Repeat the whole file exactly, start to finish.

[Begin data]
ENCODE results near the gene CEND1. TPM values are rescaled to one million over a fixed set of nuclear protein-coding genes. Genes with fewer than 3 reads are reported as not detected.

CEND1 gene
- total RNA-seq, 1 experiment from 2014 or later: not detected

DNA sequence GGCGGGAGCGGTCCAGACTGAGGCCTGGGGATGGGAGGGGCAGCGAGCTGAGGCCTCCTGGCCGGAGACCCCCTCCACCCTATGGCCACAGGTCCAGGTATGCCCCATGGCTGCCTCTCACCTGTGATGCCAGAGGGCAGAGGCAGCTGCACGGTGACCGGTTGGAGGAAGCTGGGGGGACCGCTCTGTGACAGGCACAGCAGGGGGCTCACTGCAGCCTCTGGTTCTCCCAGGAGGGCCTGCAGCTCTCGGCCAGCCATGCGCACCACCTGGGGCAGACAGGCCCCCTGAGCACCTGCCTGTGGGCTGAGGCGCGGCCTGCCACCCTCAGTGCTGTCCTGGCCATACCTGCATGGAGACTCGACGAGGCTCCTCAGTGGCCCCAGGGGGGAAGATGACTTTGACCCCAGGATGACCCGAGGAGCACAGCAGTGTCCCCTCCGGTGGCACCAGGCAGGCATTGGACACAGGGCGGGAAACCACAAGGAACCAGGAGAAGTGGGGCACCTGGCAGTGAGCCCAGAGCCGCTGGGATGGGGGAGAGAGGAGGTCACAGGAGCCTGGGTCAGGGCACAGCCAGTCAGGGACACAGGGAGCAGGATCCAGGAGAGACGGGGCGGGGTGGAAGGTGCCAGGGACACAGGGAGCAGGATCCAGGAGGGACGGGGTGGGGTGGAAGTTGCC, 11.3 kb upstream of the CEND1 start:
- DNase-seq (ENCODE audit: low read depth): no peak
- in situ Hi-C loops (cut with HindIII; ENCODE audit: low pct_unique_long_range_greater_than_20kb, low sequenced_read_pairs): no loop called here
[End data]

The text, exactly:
ENCODE results near the gene CEND1. TPM values are rescaled to one million over a fixed set of nuclear protein-coding genes. Genes with fewer than 3 reads are reported as not detected.

CEND1 gene
- total RNA-seq, 1 experiment from 2014 or later: not detected

DNA sequence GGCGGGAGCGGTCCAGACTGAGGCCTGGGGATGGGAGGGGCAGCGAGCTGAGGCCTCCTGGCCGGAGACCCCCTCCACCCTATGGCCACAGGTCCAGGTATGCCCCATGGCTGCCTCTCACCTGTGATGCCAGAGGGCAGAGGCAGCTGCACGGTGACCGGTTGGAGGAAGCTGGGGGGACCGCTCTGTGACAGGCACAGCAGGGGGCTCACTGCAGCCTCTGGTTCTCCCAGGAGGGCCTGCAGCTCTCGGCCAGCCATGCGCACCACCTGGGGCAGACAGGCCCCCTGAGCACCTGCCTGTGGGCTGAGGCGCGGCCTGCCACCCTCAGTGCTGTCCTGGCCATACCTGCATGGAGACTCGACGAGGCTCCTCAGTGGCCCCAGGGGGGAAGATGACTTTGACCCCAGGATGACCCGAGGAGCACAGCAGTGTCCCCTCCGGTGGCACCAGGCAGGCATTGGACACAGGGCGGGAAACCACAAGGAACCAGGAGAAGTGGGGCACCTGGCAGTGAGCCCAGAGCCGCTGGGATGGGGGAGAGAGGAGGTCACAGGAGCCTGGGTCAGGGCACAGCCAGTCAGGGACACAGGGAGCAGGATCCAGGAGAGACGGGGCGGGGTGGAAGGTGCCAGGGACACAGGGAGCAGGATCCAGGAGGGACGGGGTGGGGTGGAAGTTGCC, 11.3 kb upstream of the CEND1 start:
- DNase-seq (ENCODE audit: low read depth): no peak
- in situ Hi-C loops (cut with HindIII; ENCODE audit: low pct_unique_long_range_greater_than_20kb, low sequenced_read_pairs): no loop called here